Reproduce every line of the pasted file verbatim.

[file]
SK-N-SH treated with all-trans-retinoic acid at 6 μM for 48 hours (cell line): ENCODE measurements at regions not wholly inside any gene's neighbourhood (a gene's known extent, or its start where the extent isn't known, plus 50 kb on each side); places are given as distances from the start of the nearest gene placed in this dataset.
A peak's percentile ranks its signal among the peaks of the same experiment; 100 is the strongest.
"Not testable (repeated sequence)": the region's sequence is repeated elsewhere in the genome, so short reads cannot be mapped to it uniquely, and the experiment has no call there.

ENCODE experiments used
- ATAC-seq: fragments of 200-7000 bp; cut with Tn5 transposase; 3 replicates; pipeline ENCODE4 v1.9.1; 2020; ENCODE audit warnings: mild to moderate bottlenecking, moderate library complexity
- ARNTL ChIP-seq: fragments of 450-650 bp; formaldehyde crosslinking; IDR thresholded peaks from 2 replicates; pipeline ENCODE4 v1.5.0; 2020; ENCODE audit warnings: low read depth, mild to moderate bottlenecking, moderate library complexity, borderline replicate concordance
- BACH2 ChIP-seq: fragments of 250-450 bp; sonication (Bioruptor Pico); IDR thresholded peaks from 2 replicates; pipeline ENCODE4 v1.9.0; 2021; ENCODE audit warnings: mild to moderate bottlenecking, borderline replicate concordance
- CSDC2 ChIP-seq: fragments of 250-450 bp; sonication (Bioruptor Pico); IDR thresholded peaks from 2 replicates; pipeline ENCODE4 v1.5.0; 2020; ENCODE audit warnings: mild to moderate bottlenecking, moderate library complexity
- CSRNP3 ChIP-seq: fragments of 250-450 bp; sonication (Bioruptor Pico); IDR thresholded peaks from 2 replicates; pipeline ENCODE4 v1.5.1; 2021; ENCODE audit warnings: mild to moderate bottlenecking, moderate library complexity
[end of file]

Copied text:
SK-N-SH treated with all-trans-retinoic acid at 6 μM for 48 hours (cell line): ENCODE measurements at regions not wholly inside any gene's neighbourhood (a gene's known extent, or its start where the extent isn't known, plus 50 kb on each side); places are given as distances from the start of the nearest gene placed in this dataset.
A peak's percentile ranks its signal among the peaks of the same experiment; 100 is the strongest.
"Not testable (repeated sequence)": the region's sequence is repeated elsewhere in the genome, so short reads cannot be mapped to it uniquely, and the experiment has no call there.

ENCODE experiments used
- ATAC-seq: fragments of 200-7000 bp; cut with Tn5 transposase; 3 replicates; pipeline ENCODE4 v1.9.1; 2020; ENCODE audit warnings: mild to moderate bottlenecking, moderate library complexity
- ARNTL ChIP-seq: fragments of 450-650 bp; formaldehyde crosslinking; IDR thresholded peaks from 2 replicates; pipeline ENCODE4 v1.5.0; 2020; ENCODE audit warnings: low read depth, mild to moderate bottlenecking, moderate library complexity, borderline replicate concordance
- BACH2 ChIP-seq: fragments of 250-450 bp; sonication (Bioruptor Pico); IDR thresholded peaks from 2 replicates; pipeline ENCODE4 v1.9.0; 2021; ENCODE audit warnings: mild to moderate bottlenecking, borderline replicate concordance
- CSDC2 ChIP-seq: fragments of 250-450 bp; sonication (Bioruptor Pico); IDR thresholded peaks from 2 replicates; pipeline ENCODE4 v1.5.0; 2020; ENCODE audit warnings: mild to moderate bottlenecking, moderate library complexity
- CSRNP3 ChIP-seq: fragments of 250-450 bp; sonication (Bioruptor Pico); IDR thresholded peaks from 2 replicates; pipeline ENCODE4 v1.5.1; 2021; ENCODE audit warnings: mild to moderate bottlenecking, moderate library complexity